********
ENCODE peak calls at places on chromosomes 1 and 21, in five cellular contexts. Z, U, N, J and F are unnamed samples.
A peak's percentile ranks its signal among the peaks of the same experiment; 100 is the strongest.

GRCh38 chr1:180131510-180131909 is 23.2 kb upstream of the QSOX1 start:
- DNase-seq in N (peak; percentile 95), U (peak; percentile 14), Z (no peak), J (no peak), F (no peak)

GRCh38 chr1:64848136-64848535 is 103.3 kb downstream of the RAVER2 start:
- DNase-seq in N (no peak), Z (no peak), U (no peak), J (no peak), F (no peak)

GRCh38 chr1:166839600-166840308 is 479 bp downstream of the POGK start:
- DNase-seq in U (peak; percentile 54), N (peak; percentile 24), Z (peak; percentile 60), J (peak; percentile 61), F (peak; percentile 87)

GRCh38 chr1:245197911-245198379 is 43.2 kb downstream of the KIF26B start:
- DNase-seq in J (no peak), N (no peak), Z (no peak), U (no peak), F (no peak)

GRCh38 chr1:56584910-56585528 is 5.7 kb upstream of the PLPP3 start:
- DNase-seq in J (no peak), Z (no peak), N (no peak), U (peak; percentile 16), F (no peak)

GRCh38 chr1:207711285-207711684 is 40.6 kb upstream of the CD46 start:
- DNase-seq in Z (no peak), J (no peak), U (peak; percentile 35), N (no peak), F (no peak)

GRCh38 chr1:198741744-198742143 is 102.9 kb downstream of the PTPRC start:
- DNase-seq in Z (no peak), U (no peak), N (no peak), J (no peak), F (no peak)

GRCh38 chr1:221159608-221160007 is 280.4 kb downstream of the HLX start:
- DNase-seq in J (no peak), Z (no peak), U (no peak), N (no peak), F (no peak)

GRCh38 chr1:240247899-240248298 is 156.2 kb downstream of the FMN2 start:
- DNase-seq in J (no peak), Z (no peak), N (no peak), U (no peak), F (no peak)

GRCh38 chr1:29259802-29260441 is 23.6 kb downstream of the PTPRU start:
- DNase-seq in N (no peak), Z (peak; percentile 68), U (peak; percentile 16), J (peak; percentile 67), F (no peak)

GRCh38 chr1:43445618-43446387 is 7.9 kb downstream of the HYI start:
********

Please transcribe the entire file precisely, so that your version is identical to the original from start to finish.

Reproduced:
ENCODE peak calls at places on chromosomes 1 and 21, in five cellular contexts. Z, U, N, J and F are unnamed samples.
A peak's percentile ranks its signal among the peaks of the same experiment; 100 is the strongest.

GRCh38 chr1:180131510-180131909 is 23.2 kb upstream of the QSOX1 start:
- DNase-seq in N (peak; percentile 95), U (peak; percentile 14), Z (no peak), J (no peak), F (no peak)

GRCh38 chr1:64848136-64848535 is 103.3 kb downstream of the RAVER2 start:
- DNase-seq in N (no peak), Z (no peak), U (no peak), J (no peak), F (no peak)

GRCh38 chr1:166839600-166840308 is 479 bp downstream of the POGK start:
- DNase-seq in U (peak; percentile 54), N (peak; percentile 24), Z (peak; percentile 60), J (peak; percentile 61), F (peak; percentile 87)

GRCh38 chr1:245197911-245198379 is 43.2 kb downstream of the KIF26B start:
- DNase-seq in J (no peak), N (no peak), Z (no peak), U (no peak), F (no peak)

GRCh38 chr1:56584910-56585528 is 5.7 kb upstream of the PLPP3 start:
- DNase-seq in J (no peak), Z (no peak), N (no peak), U (peak; percentile 16), F (no peak)

GRCh38 chr1:207711285-207711684 is 40.6 kb upstream of the CD46 start:
- DNase-seq in Z (no peak), J (no peak), U (peak; percentile 35), N (no peak), F (no peak)

GRCh38 chr1:198741744-198742143 is 102.9 kb downstream of the PTPRC start:
- DNase-seq in Z (no peak), U (no peak), N (no peak), J (no peak), F (no peak)

GRCh38 chr1:221159608-221160007 is 280.4 kb downstream of the HLX start:
- DNase-seq in J (no peak), Z (no peak), U (no peak), N (no peak), F (no peak)

GRCh38 chr1:240247899-240248298 is 156.2 kb downstream of the FMN2 start:
- DNase-seq in J (no peak), Z (no peak), N (no peak), U (no peak), F (no peak)

GRCh38 chr1:29259802-29260441 is 23.6 kb downstream of the PTPRU start:
- DNase-seq in N (no peak), Z (peak; percentile 68), U (peak; percentile 16), J (peak; percentile 67), F (no peak)

GRCh38 chr1:43445618-43446387 is 7.9 kb downstream of the HYI start: